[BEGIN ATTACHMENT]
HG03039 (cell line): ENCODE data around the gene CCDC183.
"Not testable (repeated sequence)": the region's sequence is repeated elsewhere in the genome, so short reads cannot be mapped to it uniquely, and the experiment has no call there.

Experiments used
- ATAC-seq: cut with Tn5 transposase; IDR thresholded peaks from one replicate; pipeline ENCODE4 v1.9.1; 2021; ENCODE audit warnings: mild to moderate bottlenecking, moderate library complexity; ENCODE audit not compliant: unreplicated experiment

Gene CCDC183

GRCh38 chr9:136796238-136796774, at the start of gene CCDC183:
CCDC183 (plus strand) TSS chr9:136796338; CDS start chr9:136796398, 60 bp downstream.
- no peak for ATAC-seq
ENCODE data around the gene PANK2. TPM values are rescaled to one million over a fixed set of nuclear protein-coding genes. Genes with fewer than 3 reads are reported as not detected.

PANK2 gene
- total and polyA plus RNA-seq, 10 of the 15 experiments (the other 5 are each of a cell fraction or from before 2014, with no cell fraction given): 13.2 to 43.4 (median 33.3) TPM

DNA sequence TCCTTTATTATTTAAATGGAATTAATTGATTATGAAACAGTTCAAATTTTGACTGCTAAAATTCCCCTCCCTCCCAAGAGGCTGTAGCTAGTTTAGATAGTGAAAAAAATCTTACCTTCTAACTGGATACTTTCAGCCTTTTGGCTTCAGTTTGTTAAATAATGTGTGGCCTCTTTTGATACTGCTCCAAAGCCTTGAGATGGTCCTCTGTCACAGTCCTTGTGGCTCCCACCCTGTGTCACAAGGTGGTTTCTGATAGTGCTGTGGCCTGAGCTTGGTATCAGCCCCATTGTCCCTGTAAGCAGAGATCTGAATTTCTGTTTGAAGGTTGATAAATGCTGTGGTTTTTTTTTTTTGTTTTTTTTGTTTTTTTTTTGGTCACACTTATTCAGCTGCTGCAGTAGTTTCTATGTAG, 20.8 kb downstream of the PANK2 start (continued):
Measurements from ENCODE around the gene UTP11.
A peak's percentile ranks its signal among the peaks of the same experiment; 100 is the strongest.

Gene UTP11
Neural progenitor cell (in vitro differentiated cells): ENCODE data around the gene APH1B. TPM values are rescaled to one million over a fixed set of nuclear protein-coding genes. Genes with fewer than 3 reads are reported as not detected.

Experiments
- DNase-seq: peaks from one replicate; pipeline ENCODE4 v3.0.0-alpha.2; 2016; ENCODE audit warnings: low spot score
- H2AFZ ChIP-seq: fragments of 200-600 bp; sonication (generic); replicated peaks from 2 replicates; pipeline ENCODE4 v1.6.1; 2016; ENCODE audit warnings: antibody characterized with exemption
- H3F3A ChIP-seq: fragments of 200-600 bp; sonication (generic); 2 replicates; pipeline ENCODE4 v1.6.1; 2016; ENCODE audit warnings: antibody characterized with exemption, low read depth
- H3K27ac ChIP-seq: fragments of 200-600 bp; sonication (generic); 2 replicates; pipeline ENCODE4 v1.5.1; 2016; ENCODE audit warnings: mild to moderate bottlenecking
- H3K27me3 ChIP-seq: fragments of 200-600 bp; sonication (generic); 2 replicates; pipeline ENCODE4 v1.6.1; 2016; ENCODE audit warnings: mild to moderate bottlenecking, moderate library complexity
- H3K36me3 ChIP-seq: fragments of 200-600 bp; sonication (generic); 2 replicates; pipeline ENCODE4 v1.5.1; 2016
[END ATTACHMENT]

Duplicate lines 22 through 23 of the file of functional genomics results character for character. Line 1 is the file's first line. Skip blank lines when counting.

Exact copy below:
- H3K27me3 ChIP-seq: fragments of 200-600 bp; sonication (generic); 2 replicates; pipeline ENCODE4 v1.6.1; 2016; ENCODE audit warnings: mild to moderate bottlenecking, moderate library complexity
- H3K36me3 ChIP-seq: fragments of 200-600 bp; sonication (generic); 2 replicates; pipeline ENCODE4 v1.5.1; 2016